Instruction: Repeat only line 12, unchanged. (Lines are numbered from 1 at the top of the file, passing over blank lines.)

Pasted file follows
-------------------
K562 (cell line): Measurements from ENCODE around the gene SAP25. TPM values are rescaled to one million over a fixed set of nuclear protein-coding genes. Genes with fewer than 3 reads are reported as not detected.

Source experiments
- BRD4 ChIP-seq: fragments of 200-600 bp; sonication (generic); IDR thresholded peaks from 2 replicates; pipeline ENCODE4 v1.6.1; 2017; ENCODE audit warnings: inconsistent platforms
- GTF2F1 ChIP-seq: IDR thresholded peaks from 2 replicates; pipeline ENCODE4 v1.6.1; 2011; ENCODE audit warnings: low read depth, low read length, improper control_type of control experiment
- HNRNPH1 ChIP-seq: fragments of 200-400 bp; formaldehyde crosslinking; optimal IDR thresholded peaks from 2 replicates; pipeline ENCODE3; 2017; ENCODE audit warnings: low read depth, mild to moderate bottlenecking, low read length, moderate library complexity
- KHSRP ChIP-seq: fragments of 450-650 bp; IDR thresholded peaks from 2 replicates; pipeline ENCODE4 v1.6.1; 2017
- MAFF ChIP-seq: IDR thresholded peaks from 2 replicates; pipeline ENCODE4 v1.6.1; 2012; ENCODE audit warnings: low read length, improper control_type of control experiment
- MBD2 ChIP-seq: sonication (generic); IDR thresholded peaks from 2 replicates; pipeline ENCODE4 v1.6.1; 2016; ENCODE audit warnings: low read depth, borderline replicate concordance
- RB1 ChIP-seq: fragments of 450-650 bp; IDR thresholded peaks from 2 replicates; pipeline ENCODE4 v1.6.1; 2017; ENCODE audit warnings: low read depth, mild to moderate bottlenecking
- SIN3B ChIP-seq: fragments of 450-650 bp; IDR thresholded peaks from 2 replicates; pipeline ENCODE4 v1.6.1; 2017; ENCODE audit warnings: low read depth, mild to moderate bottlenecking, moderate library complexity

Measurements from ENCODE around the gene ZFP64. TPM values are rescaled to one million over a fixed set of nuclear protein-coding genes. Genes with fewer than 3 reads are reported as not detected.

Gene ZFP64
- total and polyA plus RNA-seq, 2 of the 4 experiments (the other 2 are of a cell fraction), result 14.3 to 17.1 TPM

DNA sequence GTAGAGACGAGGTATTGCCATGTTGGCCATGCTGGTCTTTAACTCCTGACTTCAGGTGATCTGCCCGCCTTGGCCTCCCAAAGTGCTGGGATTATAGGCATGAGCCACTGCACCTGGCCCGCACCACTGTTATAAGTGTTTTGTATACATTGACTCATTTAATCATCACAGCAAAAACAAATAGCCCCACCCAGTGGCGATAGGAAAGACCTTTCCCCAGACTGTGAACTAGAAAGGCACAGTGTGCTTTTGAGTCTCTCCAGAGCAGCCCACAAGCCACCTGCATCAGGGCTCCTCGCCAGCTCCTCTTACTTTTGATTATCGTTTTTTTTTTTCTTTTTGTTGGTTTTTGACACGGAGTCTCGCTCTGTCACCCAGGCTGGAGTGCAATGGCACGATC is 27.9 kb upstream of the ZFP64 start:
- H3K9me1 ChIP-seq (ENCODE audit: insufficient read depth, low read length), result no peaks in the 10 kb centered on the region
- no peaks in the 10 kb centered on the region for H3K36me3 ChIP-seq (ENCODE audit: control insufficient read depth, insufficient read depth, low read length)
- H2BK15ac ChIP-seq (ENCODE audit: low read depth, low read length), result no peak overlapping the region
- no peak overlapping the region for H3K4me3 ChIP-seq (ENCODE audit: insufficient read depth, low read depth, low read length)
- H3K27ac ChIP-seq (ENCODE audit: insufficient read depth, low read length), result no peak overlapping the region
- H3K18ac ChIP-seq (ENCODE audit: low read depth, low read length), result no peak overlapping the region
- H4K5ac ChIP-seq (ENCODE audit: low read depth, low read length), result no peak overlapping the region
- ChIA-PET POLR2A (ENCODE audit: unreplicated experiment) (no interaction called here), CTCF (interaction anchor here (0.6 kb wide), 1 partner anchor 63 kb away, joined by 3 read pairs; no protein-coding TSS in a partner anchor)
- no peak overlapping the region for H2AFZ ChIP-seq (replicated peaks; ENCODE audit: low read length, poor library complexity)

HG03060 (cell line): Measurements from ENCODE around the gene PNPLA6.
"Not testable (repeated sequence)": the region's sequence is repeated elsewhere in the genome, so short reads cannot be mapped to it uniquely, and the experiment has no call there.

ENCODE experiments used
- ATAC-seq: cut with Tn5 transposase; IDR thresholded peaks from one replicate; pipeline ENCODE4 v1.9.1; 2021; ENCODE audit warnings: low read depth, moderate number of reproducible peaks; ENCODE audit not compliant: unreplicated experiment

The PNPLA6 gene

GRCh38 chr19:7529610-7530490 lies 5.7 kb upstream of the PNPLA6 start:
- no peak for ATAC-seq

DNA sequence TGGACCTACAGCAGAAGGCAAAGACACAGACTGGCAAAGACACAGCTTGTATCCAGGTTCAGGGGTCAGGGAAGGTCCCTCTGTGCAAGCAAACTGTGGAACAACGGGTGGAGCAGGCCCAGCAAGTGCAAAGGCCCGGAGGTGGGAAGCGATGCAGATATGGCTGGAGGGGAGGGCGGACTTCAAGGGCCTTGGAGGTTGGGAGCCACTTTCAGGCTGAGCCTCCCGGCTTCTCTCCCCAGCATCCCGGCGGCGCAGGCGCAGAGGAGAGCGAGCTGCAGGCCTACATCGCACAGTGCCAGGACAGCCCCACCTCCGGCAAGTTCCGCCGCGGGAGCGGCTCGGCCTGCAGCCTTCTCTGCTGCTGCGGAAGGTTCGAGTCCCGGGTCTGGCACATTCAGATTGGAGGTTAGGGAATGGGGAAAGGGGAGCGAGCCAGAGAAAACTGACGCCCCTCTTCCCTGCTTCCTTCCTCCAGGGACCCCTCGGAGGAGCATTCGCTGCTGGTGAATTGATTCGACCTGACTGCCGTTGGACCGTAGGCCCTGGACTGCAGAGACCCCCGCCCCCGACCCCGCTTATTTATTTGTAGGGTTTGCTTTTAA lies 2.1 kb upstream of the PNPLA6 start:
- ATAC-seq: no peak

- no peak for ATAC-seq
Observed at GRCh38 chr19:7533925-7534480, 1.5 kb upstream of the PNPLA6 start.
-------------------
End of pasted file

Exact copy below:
Gene ZFP64